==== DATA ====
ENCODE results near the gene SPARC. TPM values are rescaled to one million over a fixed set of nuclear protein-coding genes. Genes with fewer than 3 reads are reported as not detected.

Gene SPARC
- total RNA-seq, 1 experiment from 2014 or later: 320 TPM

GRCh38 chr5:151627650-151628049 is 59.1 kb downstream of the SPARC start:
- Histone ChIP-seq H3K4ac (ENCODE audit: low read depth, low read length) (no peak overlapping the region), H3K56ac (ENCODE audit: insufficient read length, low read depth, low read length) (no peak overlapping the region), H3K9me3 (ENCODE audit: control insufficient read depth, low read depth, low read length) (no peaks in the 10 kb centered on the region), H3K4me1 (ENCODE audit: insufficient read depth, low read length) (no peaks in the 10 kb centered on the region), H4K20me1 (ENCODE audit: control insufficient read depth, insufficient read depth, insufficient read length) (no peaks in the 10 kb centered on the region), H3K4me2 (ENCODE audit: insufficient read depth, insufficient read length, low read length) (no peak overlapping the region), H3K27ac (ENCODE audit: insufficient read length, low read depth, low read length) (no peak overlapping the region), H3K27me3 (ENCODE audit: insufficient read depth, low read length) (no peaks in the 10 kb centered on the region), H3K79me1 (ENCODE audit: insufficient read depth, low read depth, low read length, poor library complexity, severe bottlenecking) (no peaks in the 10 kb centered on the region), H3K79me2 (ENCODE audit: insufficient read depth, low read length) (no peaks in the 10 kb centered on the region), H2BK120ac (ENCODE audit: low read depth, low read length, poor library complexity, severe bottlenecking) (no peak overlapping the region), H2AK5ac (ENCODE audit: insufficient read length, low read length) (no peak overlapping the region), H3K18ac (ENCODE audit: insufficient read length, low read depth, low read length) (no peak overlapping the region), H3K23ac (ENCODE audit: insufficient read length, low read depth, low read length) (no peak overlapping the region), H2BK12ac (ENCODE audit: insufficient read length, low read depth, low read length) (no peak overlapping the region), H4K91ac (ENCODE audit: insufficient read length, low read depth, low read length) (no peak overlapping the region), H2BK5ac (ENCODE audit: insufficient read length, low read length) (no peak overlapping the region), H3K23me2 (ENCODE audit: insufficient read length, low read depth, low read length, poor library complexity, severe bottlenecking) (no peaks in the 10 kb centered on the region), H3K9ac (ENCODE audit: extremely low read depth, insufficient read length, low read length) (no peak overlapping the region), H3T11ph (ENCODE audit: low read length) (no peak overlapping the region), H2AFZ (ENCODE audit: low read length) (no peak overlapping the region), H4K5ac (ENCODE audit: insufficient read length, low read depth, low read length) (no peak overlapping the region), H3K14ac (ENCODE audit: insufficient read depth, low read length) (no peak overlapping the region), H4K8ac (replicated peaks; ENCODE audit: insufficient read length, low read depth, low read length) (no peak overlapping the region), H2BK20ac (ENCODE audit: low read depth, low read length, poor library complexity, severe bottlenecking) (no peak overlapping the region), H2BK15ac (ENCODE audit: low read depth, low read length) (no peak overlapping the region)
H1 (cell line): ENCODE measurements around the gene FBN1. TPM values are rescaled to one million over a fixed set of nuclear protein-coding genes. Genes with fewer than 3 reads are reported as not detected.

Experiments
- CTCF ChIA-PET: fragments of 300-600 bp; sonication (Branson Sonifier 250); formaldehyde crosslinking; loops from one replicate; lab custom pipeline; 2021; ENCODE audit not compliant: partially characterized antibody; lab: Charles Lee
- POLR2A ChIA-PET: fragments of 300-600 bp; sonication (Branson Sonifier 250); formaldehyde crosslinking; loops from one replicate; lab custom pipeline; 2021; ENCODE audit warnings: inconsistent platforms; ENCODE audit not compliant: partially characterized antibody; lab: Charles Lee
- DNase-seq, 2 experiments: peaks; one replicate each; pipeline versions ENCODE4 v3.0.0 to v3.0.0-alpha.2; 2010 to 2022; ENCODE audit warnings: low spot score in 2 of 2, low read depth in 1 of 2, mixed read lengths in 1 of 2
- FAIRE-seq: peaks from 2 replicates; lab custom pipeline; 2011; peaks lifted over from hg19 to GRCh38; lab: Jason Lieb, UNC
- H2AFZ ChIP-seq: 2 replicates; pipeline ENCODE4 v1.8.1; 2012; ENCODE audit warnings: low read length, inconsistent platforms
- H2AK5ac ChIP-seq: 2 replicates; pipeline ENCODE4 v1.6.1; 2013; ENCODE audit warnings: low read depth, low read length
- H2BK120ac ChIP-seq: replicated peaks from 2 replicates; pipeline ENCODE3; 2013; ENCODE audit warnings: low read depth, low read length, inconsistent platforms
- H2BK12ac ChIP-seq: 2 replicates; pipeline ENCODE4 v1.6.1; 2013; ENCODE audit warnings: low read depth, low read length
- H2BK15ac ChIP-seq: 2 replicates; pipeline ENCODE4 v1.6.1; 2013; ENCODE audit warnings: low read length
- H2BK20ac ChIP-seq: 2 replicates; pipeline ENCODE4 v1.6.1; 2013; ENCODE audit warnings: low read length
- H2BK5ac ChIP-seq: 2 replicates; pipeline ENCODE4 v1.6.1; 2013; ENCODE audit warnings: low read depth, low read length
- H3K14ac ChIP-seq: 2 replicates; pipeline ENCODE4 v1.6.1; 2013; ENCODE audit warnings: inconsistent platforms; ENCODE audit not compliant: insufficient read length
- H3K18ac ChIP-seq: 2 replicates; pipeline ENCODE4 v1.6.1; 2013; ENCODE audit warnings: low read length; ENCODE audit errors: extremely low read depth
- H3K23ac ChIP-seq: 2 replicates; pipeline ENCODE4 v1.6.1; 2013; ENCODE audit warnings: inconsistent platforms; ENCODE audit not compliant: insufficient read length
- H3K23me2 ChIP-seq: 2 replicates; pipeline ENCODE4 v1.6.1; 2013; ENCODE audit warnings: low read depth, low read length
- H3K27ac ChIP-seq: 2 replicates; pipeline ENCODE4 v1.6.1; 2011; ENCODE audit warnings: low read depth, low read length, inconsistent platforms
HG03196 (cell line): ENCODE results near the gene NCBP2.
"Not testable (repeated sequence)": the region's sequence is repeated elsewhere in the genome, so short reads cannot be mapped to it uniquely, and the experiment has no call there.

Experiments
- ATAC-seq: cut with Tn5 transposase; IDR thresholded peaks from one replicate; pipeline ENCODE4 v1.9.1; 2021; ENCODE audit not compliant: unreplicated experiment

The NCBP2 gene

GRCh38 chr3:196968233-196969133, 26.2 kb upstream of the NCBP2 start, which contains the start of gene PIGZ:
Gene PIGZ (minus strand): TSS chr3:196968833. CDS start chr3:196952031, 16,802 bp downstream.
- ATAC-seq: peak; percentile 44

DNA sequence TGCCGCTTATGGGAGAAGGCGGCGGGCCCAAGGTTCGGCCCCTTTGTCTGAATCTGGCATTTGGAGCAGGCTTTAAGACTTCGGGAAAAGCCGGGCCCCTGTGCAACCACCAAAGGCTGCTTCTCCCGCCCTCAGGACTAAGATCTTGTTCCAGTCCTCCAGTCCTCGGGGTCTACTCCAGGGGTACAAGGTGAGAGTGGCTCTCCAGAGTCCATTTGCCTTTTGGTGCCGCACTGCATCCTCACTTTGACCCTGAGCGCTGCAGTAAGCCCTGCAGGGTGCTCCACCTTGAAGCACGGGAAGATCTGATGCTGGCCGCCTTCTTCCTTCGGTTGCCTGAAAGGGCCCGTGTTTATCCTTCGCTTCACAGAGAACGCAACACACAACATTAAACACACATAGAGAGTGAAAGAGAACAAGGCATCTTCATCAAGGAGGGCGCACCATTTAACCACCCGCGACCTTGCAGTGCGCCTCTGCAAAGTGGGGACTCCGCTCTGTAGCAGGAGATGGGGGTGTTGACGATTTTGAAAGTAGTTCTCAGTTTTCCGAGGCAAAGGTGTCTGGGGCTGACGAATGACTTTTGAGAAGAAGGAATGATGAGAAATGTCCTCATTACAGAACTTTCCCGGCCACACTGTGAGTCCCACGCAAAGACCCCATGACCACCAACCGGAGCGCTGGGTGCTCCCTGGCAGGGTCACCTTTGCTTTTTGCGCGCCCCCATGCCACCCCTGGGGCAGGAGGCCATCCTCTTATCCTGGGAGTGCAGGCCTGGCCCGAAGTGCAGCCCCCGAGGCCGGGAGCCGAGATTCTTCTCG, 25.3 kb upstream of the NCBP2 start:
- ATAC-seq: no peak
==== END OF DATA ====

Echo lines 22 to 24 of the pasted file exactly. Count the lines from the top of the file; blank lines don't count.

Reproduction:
- H3K23me2 ChIP-seq: 2 replicates; pipeline ENCODE4 v1.6.1; 2013; ENCODE audit warnings: low read depth, low read length
- H3K27ac ChIP-seq: 2 replicates; pipeline ENCODE4 v1.6.1; 2011; ENCODE audit warnings: low read depth, low read length, inconsistent platforms
HG03196 (cell line): ENCODE results near the gene NCBP2.